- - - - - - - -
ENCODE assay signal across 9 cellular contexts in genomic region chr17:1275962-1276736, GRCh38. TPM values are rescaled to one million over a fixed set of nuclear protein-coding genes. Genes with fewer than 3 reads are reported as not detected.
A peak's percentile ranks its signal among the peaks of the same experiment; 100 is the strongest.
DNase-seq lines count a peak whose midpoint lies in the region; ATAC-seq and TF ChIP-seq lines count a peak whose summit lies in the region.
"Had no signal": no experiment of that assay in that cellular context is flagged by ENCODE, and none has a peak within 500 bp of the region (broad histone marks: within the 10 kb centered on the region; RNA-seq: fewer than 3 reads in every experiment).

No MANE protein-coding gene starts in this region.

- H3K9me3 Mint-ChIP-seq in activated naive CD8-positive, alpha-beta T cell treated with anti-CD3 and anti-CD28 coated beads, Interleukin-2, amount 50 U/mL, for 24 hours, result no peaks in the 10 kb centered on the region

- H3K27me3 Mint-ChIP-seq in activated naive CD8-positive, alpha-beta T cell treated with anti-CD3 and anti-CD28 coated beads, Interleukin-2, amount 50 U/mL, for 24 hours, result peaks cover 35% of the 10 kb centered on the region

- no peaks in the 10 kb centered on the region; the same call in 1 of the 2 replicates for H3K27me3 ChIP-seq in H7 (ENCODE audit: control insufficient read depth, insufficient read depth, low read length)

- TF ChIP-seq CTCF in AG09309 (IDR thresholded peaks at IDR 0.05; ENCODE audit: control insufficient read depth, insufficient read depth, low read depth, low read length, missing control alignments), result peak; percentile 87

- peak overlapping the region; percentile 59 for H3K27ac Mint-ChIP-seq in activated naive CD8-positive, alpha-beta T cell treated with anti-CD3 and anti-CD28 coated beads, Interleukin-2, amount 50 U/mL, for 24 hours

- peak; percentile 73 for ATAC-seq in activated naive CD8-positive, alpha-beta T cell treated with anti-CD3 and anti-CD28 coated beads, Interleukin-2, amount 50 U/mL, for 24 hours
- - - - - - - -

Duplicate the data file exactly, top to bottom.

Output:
ENCODE assay signal across 9 cellular contexts in genomic region chr17:1275962-1276736, GRCh38. TPM values are rescaled to one million over a fixed set of nuclear protein-coding genes. Genes with fewer than 3 reads are reported as not detected.
A peak's percentile ranks its signal among the peaks of the same experiment; 100 is the strongest.
DNase-seq lines count a peak whose midpoint lies in the region; ATAC-seq and TF ChIP-seq lines count a peak whose summit lies in the region.
"Had no signal": no experiment of that assay in that cellular context is flagged by ENCODE, and none has a peak within 500 bp of the region (broad histone marks: within the 10 kb centered on the region; RNA-seq: fewer than 3 reads in every experiment).

No MANE protein-coding gene starts in this region.

- H3K9me3 Mint-ChIP-seq in activated naive CD8-positive, alpha-beta T cell treated with anti-CD3 and anti-CD28 coated beads, Interleukin-2, amount 50 U/mL, for 24 hours, result no peaks in the 10 kb centered on the region

- H3K27me3 Mint-ChIP-seq in activated naive CD8-positive, alpha-beta T cell treated with anti-CD3 and anti-CD28 coated beads, Interleukin-2, amount 50 U/mL, for 24 hours, result peaks cover 35% of the 10 kb centered on the region

- no peaks in the 10 kb centered on the region; the same call in 1 of the 2 replicates for H3K27me3 ChIP-seq in H7 (ENCODE audit: control insufficient read depth, insufficient read depth, low read length)

- TF ChIP-seq CTCF in AG09309 (IDR thresholded peaks at IDR 0.05; ENCODE audit: control insufficient read depth, insufficient read depth, low read depth, low read length, missing control alignments), result peak; percentile 87

- peak overlapping the region; percentile 59 for H3K27ac Mint-ChIP-seq in activated naive CD8-positive, alpha-beta T cell treated with anti-CD3 and anti-CD28 coated beads, Interleukin-2, amount 50 U/mL, for 24 hours

- peak; percentile 73 for ATAC-seq in activated naive CD8-positive, alpha-beta T cell treated with anti-CD3 and anti-CD28 coated beads, Interleukin-2, amount 50 U/mL, for 24 hours